After finishing with the monuments, we made our way back to the train station and bought tickets back to Perugia.  One weird thing is that to get to Pisa from Perugia is only around three and a half hours, even with a connection in Florence, but Siena, which is halfway in between Perugia and Pisa, is close to four hours from Perugia by train, since there are two changes with long layovers.  If I had to do it again, I would probably try to take the bus since it’s quicker and direct and only a couple more euros.  We got back to Perugia around 8:00, exhausted from walking around in the cold for two days (the highest it got that day in Siena was 38 or so) but very satisfied with our trip.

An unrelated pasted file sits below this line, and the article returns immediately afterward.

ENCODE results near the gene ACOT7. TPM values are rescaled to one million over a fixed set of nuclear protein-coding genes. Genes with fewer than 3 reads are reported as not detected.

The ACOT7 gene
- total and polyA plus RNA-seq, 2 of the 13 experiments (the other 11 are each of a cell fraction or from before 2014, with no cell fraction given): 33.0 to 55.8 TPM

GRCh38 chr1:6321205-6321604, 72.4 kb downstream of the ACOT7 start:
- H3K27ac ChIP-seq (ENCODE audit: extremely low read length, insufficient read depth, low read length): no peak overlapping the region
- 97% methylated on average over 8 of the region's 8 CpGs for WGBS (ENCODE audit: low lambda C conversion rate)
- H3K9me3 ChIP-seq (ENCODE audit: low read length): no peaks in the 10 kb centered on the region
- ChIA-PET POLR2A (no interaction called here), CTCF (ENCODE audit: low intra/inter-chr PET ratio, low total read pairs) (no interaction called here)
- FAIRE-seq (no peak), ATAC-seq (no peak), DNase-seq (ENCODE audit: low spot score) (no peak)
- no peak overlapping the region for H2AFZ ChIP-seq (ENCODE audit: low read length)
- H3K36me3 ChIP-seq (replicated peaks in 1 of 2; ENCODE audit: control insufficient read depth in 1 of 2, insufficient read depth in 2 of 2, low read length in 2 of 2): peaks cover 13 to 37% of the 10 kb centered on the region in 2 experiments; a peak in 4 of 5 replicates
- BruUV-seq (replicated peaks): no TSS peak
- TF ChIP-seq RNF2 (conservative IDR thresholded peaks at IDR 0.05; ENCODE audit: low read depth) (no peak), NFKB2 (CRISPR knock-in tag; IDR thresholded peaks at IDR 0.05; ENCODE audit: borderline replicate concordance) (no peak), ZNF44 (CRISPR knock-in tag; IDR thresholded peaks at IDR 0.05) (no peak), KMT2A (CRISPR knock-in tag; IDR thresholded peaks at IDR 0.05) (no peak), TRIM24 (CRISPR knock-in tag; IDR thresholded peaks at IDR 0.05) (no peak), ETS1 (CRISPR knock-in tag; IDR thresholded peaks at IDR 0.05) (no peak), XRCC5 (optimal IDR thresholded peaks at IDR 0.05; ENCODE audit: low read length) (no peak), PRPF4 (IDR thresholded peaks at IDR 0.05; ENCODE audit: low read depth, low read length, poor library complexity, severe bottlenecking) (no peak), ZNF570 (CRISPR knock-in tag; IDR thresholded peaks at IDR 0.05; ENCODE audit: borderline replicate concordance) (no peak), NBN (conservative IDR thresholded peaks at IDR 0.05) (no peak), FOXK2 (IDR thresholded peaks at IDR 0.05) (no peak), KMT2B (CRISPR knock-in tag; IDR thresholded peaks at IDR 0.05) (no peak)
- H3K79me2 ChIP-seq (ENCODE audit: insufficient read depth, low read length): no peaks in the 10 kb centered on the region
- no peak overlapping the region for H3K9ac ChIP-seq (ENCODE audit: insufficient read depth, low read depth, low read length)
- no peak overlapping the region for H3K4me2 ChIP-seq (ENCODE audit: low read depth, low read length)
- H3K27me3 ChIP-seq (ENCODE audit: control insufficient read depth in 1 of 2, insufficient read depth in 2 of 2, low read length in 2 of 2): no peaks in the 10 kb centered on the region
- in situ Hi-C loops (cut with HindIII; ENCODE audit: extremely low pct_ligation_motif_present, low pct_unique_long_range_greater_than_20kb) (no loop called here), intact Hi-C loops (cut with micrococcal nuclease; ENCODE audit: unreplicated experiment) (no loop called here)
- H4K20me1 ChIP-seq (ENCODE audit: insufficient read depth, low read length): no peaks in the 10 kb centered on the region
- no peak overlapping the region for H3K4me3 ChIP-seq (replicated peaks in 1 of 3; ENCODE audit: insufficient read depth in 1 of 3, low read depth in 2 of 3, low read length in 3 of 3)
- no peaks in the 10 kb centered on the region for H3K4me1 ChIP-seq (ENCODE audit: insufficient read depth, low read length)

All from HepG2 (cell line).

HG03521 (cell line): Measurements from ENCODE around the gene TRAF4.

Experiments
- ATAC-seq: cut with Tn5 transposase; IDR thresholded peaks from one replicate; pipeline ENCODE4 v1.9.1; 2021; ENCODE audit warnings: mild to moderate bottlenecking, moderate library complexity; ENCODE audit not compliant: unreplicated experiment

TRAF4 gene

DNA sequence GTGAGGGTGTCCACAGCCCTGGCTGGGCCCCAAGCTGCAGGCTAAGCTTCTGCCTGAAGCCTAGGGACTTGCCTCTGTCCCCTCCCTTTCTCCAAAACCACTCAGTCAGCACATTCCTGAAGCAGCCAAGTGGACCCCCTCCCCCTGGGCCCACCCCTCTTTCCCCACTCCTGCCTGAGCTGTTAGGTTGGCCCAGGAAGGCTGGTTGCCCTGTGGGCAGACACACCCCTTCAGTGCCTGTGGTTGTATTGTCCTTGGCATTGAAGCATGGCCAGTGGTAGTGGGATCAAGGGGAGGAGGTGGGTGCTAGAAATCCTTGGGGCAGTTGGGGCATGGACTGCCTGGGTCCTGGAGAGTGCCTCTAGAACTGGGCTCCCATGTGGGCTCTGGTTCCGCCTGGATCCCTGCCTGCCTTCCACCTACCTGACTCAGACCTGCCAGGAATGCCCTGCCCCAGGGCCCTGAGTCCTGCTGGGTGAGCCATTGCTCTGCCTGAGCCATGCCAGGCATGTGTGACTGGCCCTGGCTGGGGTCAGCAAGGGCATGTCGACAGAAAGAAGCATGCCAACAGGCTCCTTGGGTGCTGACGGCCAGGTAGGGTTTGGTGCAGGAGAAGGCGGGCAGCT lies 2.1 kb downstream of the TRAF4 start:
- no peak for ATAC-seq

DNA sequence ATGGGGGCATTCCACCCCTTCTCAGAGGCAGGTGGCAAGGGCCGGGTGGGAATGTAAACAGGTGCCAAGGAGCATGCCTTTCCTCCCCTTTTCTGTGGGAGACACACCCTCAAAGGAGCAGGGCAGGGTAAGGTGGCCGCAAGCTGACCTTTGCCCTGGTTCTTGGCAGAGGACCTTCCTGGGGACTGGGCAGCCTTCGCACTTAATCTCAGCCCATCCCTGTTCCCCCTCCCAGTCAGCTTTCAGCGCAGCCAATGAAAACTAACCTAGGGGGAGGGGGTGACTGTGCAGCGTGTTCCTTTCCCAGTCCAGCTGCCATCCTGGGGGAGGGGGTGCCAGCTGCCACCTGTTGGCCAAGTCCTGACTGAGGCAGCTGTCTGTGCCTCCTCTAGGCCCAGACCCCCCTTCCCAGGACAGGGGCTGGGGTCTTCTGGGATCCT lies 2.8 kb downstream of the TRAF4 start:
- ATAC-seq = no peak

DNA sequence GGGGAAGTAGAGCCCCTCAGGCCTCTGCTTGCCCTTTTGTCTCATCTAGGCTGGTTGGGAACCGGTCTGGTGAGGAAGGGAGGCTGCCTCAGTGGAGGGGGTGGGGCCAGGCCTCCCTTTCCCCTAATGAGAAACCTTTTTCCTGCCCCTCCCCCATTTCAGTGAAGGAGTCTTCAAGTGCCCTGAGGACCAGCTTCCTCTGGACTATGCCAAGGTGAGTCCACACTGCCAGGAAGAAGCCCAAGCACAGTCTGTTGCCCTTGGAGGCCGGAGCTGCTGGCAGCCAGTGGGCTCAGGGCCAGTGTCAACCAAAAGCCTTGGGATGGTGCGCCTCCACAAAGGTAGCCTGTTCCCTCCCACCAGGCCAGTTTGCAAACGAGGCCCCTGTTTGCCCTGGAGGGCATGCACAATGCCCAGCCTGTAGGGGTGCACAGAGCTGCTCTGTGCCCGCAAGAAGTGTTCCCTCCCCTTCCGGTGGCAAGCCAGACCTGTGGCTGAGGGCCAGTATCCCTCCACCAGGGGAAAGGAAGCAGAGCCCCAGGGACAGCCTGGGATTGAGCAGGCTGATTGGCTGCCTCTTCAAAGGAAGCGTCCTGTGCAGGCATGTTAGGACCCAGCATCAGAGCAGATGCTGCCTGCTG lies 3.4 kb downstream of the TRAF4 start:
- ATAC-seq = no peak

Getting to leave Perugia made me notice and appreciate a couple things about my home city in Italy.  I realized that I love the medieval architecture of Perugia’s city center, which in my opinion is much nicer to look at everyday than Siena’s cold, gothic buildings (even if Perugia does have one of the ugliest cathedrals in all of Italy).  Also, another thing that I really like about Perugia is that it is much easier to practice Italian with the people here than Florence or Siena or Pisa.  Whenever I try to communicate with people in these places with my broken Italian, often people simply reply in perfect English.  Of course, they’re trying to be polite, since they can tell that English is an easier way for me to communicate.  But I’m really glad that I’m forced to use Italian here on a daily basis.  Without that kind of environment, I’m sure I wouldn’t learn any Italian—it’s too easy to switch over to English rather than trying to translate my thoughts into Italian